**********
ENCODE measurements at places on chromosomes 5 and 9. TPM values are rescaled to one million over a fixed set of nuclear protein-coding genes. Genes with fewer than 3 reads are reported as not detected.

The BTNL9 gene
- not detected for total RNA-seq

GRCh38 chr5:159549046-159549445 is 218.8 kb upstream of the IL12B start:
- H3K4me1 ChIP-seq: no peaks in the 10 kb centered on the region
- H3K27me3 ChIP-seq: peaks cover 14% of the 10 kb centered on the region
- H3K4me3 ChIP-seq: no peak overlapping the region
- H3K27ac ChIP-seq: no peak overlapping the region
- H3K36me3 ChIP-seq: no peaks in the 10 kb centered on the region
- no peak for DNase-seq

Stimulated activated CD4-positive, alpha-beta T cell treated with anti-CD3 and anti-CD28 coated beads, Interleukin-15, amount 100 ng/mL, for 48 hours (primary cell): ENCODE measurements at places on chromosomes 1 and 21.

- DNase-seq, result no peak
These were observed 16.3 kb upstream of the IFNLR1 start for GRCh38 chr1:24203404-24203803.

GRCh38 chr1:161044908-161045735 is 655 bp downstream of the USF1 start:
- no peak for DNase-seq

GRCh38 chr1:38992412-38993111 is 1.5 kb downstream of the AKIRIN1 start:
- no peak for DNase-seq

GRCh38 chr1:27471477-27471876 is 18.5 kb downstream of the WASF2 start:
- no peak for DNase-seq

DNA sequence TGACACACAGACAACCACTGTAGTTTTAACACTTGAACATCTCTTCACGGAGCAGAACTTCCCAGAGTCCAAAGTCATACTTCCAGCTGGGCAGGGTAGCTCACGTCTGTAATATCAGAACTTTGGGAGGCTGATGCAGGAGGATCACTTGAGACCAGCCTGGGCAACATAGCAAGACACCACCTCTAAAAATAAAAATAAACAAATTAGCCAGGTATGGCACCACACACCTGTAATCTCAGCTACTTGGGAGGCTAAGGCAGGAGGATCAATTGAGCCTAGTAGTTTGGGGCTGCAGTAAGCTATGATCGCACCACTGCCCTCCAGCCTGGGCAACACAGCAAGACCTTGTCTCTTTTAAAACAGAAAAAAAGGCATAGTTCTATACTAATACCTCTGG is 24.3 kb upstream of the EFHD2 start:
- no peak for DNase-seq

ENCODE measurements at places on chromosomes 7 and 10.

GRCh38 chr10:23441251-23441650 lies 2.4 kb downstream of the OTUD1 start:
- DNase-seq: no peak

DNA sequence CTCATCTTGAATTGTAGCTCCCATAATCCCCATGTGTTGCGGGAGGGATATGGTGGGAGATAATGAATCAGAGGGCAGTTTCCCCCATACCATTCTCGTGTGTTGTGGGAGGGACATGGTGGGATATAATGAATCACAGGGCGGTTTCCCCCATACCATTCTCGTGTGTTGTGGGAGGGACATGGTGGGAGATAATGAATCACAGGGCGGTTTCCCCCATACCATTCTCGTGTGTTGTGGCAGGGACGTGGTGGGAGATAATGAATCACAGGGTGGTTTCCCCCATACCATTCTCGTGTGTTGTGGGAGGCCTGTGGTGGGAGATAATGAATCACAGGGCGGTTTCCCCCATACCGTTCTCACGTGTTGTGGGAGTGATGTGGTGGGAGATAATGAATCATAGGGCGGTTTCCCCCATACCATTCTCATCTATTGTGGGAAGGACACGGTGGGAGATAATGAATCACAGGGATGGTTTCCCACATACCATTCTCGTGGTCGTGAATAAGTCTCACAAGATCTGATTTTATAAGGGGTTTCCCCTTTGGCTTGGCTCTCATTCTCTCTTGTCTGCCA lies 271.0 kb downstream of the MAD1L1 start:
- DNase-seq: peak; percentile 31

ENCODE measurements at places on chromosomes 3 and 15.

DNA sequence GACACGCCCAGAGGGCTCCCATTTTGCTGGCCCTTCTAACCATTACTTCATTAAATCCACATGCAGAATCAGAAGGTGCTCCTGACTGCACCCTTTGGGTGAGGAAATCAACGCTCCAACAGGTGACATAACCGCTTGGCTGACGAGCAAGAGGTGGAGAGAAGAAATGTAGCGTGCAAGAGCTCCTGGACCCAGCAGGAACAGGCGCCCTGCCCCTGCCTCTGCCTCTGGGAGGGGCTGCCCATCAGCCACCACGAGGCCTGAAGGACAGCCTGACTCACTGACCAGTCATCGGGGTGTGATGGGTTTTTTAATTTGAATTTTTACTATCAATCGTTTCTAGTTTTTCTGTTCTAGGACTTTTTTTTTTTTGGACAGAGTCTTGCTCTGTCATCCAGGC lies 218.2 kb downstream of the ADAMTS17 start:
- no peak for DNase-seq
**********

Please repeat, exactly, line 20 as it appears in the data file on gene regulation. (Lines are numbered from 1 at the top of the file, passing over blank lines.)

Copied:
DNA sequence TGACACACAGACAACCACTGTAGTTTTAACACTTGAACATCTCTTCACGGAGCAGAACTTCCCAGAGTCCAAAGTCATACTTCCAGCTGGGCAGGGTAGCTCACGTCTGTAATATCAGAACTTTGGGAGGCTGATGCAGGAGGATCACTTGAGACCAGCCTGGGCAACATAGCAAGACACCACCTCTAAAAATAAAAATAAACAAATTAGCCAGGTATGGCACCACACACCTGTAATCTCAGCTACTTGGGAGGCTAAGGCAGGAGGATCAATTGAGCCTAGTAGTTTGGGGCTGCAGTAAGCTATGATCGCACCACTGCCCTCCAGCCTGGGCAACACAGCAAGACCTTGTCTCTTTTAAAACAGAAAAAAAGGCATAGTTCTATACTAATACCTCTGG is 24.3 kb upstream of the EFHD2 start: